Whether we are checking our social media accounts, messaging friends, navigating to an unfamiliar destination or playing games, most of us are never found without our smartphone. In the UK, four out of five adults own a smartphone, an equivalent of 37 million people! Across the world, Statista have estimated that by the end of this year, 2.32 billion of us will own one. But are we really thinking about the impact they have on our vision?
Recently, a 21-year-old woman from China, who goes under the pseudonym Wu Xiaojing partially lost her eyesight after playing a game on her smartphone for up to 24 hours straight! Hours into her gaming session, Wu lost her sight in her right eye suddenly, and was rushed to several hospitals in Nancheng, eventually being diagnosed with Retinal Artery Occlusion (RAO).
What is Retinal Artery Occlusion?
RAO is a blockage in one of the small arteries or veins that carry blood to the layer of tissue at the back of the eye that senses light; the retina. Just like a blocked blood flow in other parts of the body can lead to a stroke, your eye can also be damaged. A loss of blood flow in the eye means that nutrients and oxygen are blocked from reaching vital structures such as the optic nerve and the retina, which as a result can impair your vision.
Most of these blockages are commonly found in elderly people, however the following conditions can also cause it:
- High blood pressure
- Atrial Fibrillation - heart rhythm problem
- Hyperlipidemia - high levels of fat in the blood
- Carotid Artery Disease - When two large blood vessels in the neck become narrowed or blocked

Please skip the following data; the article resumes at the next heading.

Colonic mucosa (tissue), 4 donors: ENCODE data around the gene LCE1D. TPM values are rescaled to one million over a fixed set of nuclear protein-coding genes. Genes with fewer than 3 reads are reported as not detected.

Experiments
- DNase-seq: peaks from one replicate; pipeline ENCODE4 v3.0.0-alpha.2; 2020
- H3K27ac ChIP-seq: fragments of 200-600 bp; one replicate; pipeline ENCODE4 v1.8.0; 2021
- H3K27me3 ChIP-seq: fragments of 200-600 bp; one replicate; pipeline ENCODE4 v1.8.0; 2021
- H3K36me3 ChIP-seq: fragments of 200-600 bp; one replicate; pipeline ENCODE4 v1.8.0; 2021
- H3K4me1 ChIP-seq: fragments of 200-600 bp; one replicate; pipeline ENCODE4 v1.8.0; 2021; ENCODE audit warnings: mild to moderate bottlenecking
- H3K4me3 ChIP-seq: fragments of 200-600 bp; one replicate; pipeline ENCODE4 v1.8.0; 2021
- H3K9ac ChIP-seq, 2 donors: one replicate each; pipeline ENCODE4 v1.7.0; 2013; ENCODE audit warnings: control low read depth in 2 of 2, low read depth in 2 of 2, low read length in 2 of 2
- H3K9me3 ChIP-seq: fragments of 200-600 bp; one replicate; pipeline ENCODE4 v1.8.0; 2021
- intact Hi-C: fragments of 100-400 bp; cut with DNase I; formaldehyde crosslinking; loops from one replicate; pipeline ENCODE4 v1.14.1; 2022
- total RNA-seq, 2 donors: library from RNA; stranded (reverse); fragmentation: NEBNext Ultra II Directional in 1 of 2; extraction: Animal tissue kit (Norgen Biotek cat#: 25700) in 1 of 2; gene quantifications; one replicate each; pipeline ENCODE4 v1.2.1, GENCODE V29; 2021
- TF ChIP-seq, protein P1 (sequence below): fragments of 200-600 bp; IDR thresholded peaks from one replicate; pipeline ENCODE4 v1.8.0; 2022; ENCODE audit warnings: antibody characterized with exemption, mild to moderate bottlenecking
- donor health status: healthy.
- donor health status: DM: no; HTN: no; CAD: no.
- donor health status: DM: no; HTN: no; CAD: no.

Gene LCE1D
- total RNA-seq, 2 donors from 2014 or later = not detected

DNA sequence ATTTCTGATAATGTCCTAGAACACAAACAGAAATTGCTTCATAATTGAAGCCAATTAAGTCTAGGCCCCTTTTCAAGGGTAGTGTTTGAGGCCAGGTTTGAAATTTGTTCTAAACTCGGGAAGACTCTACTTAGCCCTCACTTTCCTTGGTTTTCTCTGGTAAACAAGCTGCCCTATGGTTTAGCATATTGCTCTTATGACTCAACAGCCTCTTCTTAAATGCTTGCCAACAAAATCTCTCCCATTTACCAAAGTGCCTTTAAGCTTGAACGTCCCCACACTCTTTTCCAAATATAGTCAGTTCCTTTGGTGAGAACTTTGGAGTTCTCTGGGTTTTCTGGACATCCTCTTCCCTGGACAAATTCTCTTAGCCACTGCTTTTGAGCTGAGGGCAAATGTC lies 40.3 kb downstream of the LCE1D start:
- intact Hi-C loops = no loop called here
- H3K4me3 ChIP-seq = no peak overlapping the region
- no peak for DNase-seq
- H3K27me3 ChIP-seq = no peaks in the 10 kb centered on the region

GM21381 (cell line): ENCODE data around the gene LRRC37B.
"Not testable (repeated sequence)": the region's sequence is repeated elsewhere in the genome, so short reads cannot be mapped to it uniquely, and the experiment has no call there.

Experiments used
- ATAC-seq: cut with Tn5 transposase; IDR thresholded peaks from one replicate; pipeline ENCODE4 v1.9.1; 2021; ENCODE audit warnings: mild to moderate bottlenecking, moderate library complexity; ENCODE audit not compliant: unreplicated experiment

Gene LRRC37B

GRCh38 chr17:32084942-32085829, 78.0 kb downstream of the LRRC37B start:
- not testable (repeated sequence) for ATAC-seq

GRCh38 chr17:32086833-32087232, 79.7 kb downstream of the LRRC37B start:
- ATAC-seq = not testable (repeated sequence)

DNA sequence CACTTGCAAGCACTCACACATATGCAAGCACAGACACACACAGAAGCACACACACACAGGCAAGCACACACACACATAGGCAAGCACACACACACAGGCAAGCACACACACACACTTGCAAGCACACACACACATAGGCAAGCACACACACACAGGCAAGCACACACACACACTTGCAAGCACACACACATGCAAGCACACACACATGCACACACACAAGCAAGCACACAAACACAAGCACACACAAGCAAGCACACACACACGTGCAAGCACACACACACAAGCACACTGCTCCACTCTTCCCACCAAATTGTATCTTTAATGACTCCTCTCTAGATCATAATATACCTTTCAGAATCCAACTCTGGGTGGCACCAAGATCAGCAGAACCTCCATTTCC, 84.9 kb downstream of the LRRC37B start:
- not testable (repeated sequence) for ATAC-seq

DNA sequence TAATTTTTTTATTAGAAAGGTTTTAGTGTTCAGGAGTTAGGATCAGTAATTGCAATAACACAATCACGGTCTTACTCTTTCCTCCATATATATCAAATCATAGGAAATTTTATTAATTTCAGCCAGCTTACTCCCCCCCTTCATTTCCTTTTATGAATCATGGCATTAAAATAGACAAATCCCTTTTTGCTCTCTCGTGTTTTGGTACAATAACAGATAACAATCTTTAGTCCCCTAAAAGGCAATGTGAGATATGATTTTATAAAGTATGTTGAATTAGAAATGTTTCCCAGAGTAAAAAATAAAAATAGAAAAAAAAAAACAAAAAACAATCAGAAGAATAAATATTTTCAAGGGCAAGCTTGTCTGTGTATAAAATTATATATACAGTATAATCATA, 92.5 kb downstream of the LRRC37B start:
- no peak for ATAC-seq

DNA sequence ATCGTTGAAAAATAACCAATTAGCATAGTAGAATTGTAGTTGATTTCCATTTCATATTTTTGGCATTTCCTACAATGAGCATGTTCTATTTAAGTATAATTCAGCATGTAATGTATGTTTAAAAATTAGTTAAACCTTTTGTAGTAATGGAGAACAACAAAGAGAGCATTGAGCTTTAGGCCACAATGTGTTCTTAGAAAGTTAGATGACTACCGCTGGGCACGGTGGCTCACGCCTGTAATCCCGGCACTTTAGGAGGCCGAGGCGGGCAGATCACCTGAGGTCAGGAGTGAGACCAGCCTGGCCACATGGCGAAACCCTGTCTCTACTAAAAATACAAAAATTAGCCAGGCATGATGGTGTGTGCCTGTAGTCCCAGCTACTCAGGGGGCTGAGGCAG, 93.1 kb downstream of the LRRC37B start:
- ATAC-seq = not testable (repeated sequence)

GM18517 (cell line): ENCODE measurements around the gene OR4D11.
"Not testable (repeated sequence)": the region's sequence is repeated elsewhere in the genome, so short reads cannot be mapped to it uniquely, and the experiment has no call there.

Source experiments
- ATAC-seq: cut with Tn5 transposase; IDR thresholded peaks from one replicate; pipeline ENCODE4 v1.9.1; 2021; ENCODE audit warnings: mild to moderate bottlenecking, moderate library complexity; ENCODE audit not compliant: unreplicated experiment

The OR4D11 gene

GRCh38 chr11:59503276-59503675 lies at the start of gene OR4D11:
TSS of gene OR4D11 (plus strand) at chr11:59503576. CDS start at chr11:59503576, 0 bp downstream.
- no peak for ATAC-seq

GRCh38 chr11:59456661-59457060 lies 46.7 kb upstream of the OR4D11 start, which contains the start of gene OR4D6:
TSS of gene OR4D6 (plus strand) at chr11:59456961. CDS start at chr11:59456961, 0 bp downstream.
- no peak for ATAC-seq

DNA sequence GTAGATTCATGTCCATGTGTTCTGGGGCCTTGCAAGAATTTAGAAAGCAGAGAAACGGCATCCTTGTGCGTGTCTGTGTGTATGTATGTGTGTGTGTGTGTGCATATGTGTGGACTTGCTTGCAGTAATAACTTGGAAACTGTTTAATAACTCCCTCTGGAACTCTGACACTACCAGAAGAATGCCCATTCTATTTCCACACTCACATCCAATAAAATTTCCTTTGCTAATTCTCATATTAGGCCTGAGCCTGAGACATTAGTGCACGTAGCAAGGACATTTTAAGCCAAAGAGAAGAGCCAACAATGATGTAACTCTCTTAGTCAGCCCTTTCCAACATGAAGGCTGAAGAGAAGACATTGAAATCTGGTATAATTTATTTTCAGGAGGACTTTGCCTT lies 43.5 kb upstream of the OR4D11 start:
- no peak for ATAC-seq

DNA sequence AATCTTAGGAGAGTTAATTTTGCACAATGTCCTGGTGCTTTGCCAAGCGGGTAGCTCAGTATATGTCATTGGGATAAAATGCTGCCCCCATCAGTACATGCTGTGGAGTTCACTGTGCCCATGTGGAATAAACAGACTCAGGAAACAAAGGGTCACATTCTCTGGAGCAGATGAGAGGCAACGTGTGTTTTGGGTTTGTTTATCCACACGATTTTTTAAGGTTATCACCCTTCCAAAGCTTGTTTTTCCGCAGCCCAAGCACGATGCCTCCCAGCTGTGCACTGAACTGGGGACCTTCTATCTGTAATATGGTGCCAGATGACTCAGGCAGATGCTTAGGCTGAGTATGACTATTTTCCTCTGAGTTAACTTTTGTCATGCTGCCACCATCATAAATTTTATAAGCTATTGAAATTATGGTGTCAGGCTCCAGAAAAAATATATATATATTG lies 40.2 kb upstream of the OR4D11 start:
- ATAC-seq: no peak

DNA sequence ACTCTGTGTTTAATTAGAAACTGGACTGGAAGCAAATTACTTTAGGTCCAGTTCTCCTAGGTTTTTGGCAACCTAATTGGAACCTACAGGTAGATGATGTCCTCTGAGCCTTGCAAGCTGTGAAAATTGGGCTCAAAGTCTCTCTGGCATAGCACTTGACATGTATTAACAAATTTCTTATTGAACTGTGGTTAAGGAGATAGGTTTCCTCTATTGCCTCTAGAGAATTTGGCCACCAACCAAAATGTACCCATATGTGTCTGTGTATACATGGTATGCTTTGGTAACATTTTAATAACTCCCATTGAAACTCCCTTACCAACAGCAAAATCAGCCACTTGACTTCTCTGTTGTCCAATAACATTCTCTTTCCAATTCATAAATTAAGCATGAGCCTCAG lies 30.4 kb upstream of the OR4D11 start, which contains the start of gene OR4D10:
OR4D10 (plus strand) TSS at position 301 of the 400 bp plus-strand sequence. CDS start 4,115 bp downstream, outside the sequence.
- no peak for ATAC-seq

So do we need to give up on the smartphone for good?
Luckily, no. RAO remains relatively rare, with an estimated incidence of around 1 in 100,000 each year. Founder of Focus Clinic and laser-eye surgery expert Dr. David Allamby spoke to the Daily Mail, saying there was a “slim” chance Wu developed RAO from playing games on her mobile, and that the only potential link — and it's slim — is that sometimes migraines can be a rare cause of RAO.
Besides having an eye exam to detect signs of an eye occlusion, you'll also need your family doctor or internal medicine physician to evaluate you for high blood pressure, artery disease or heart problems that may be responsible for the blockage.
But whilst it is unlikely to lose your sight from staring at your smartphone, here are some top tips on how to protect your sight when using these devices:
- Take regular breaks around every 20 minutes - let yourself stare at something else that is at least 20 feet away and do it for at least 20 seconds. It is often known as the 20-20-20 rule and will help prevent eye strain and give your eyes a quick rest!
- Remember to blink! Normally we blink about 15 times a minute, but this number drops to half this amount when we are glued to those small screens
- Remind yourself to relax your muscles! When we are concentrating on our phones we often don’t realise that our facial, neck and shoulder muscles begin to tighten, so be sure to take regular breaks and get those muscles nice and relaxed
All of these tips are especially important to think about for children, who may be excited about having their first smartphone, wanting to go on it all the time and forgetting their eyes need a rest.
If you notice your vision is not returning to normal you should visit your eye doctor and share your concerns. It is important to keep up to date with comprehensive optometry appointments to ensure you are keeping your vision clear and healthy.
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